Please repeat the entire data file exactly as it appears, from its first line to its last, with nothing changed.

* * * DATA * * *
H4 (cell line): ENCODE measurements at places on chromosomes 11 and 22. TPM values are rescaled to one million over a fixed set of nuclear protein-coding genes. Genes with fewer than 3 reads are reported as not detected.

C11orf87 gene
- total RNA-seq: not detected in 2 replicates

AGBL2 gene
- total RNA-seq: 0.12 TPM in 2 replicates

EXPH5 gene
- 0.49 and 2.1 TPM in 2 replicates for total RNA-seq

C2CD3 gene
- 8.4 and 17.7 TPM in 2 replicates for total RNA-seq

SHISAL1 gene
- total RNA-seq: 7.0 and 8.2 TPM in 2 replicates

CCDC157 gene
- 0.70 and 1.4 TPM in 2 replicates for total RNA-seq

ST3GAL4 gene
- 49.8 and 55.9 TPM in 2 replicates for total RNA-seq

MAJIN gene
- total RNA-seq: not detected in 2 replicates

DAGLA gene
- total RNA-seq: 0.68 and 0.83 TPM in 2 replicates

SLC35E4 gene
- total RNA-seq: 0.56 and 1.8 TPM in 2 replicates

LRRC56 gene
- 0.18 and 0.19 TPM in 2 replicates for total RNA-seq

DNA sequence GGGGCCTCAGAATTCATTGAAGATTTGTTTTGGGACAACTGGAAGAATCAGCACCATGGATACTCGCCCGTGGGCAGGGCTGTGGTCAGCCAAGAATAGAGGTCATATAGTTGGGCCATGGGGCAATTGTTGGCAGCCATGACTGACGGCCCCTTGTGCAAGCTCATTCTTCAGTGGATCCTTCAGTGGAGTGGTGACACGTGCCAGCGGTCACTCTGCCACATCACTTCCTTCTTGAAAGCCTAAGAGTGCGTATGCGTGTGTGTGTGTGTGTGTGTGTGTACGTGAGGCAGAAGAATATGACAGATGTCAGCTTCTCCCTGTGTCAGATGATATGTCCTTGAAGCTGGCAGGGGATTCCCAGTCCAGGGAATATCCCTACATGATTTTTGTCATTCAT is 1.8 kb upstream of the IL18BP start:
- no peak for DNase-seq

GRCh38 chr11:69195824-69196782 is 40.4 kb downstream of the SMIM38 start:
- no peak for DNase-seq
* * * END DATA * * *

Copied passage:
H4 (cell line): ENCODE measurements at places on chromosomes 11 and 22. TPM values are rescaled to one million over a fixed set of nuclear protein-coding genes. Genes with fewer than 3 reads are reported as not detected.

C11orf87 gene
- total RNA-seq: not detected in 2 replicates

AGBL2 gene
- total RNA-seq: 0.12 TPM in 2 replicates

EXPH5 gene
- 0.49 and 2.1 TPM in 2 replicates for total RNA-seq

C2CD3 gene
- 8.4 and 17.7 TPM in 2 replicates for total RNA-seq

SHISAL1 gene
- total RNA-seq: 7.0 and 8.2 TPM in 2 replicates

CCDC157 gene
- 0.70 and 1.4 TPM in 2 replicates for total RNA-seq

ST3GAL4 gene
- 49.8 and 55.9 TPM in 2 replicates for total RNA-seq

MAJIN gene
- total RNA-seq: not detected in 2 replicates

DAGLA gene
- total RNA-seq: 0.68 and 0.83 TPM in 2 replicates

SLC35E4 gene
- total RNA-seq: 0.56 and 1.8 TPM in 2 replicates

LRRC56 gene
- 0.18 and 0.19 TPM in 2 replicates for total RNA-seq

DNA sequence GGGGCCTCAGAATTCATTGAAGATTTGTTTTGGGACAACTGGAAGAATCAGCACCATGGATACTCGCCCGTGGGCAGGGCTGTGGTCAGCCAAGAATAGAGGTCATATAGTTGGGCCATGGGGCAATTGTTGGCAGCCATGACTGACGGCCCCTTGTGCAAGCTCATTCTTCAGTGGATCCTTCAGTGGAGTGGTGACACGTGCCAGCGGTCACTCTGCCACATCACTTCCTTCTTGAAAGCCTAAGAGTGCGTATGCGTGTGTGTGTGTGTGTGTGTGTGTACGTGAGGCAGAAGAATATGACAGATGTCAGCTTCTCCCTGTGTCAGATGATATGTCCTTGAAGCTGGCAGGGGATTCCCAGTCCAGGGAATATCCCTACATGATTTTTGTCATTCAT is 1.8 kb upstream of the IL18BP start:
- no peak for DNase-seq

GRCh38 chr11:69195824-69196782 is 40.4 kb downstream of the SMIM38 start:
- no peak for DNase-seq